Cleaning Your Ride

Despite the hail we saw (if only momentarily) this week, outdoor riding is almost here! But first, we need to get our bikes ready for the road. Part of this means getting rid of the sweat, dust, and spills that may have left our frames, drivetrains and headsets in need of a good scrub. The dry, heated air of riding indoors, mixed with fans blowing dust into cogsets etc., can wreak havoc on chains which can cause problems shifting. Debris can also accumulate in between brake pads. For a proper clean (pre-spring tune-up), follow the steps below, so your first outdoor ride delivers on its promise of a fun-filled escape.

Here a few everyday items needed for the task:

-Gloves (if you want to keep your hands clean). Any generic, disposable latex ones will work or rubber ones if you have them.

-Old race t-shirts or rags

-Scrub brush/ toothbrush/sponges (not abrasive ones as they risk ruining your frame)

-Bucket

-Hose (ideally with an adaptable head…but AVOID blasting your bearings)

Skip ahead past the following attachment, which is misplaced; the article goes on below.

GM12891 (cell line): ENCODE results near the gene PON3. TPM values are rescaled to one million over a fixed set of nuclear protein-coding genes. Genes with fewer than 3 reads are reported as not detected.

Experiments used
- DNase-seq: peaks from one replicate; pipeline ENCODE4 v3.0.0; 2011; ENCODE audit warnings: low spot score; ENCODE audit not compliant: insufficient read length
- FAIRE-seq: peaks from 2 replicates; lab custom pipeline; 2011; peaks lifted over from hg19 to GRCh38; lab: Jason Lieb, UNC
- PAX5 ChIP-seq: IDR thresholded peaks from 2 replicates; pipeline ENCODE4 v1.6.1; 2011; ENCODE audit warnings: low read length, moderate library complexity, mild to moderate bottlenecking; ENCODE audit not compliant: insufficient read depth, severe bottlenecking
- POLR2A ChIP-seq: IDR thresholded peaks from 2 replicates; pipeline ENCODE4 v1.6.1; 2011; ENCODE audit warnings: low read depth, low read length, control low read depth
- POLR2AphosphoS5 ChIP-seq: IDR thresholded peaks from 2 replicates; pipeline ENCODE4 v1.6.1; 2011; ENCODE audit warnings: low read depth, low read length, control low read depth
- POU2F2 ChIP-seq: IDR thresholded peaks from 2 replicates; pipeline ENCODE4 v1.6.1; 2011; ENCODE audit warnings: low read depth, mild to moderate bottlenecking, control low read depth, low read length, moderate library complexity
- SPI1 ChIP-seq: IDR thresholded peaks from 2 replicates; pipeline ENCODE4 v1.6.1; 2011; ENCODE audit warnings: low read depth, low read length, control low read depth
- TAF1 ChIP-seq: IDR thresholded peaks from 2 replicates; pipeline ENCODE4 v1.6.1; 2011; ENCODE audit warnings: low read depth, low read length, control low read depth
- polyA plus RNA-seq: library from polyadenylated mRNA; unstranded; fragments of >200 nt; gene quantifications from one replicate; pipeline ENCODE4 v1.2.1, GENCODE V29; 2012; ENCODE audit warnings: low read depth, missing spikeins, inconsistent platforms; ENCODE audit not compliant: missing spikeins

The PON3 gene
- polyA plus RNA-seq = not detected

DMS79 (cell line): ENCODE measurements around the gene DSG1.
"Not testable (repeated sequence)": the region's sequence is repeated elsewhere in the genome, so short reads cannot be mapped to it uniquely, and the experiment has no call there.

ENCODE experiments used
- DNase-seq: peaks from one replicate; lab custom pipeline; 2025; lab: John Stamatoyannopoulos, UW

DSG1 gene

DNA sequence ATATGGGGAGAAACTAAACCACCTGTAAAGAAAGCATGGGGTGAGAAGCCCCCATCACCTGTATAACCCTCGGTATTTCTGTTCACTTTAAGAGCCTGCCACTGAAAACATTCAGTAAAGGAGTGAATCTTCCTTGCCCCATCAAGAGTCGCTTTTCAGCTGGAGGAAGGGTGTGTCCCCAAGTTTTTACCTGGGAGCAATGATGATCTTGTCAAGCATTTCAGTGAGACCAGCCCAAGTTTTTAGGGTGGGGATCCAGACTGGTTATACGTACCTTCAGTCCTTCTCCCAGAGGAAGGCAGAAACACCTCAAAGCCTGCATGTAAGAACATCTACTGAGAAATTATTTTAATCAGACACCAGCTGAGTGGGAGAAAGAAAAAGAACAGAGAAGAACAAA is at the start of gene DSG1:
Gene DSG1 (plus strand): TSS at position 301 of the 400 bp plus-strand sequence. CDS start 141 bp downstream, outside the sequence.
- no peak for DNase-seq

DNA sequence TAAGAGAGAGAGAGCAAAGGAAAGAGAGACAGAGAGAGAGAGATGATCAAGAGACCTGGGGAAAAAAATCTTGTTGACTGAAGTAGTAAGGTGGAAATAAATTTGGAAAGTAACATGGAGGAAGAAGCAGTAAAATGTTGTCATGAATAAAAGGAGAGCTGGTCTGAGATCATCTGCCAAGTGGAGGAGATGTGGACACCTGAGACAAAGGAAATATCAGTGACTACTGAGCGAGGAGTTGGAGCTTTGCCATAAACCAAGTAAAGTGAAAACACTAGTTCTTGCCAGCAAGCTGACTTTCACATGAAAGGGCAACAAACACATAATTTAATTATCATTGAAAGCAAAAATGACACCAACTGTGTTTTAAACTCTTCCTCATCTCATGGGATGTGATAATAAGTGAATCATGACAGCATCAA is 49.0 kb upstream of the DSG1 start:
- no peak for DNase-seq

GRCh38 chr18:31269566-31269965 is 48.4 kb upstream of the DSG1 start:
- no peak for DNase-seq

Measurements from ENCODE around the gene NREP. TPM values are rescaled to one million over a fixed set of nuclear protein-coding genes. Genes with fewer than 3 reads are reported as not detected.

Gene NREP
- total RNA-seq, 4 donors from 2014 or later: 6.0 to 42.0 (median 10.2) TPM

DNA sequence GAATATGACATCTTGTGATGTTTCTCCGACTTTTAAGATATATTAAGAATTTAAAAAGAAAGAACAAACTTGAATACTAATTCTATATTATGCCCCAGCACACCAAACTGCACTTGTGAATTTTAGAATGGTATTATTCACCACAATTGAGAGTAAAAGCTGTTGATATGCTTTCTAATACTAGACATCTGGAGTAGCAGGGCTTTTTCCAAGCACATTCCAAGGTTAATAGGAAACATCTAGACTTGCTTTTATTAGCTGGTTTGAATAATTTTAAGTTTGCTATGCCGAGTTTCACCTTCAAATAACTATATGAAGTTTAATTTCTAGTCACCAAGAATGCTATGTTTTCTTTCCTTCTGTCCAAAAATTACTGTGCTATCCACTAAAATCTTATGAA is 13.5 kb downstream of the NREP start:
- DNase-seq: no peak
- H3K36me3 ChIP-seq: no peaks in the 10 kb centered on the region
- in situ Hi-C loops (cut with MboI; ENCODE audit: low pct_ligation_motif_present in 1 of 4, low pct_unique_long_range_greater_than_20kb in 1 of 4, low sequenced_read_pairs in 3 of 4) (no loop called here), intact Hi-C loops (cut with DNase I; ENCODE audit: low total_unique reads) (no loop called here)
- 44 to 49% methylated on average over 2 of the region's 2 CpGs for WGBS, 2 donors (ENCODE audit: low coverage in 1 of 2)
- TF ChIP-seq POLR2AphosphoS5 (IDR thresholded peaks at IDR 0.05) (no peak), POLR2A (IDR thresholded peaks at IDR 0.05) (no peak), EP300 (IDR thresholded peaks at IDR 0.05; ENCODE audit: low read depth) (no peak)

-Dish soap (any will do such as Dawn or Dove)

-Chain Lube

-Degreaser

1. If you don’t have a bike stand, hook the front of your saddle over a makeshift one. You can tie a rope between two trees, or a front porch railing could do the trick. Get creative. Remove wheels.

2. Fill a bucket with water and dish soap.

3. Begin by degreasing your chain. Rotate the pedal backwards to be sure you apply it to every link. Rinse with the hose. If needed, scrub remaining grease with a rag/ old race tee soaked in dish soap.

4. Drivetrain: Scrub chainrings with soapy water on your scrub brush/ toothbrush working all the nooks and crannies. Rinse well.

5. Wash the back wheel with a soft sponge starting with the cassette. You can also floss the cogs with a thin strip of rag or a shoelace. Then wash the entire wheel (both sides) and rinse.

6. Frame: using a soft rag soaked in dish soap, gently wash the frame being mindful of not over-scrubbing the paint job. Be sure to get in between the brake pads.

7. Front wheel: as with the back wheel, use a soft sponge soaked in dish soap and be sure to do both sides. Starting at the valve can help you measure a full rotation. Rinse.

8. Reattach wheels and rinse the bike. Let it dry or use soft, dry rags to remove excess water. Check that the drivetrain is smooth (can shift through the gears while manually turning the pedal).

9. Apply chain lube (appropriate for the conditions you’ll be riding in). Remove excess lube by holding the chain in a rag and rotating the pedal backwards.

10. Pump up your tires and your good to go!

Happy training.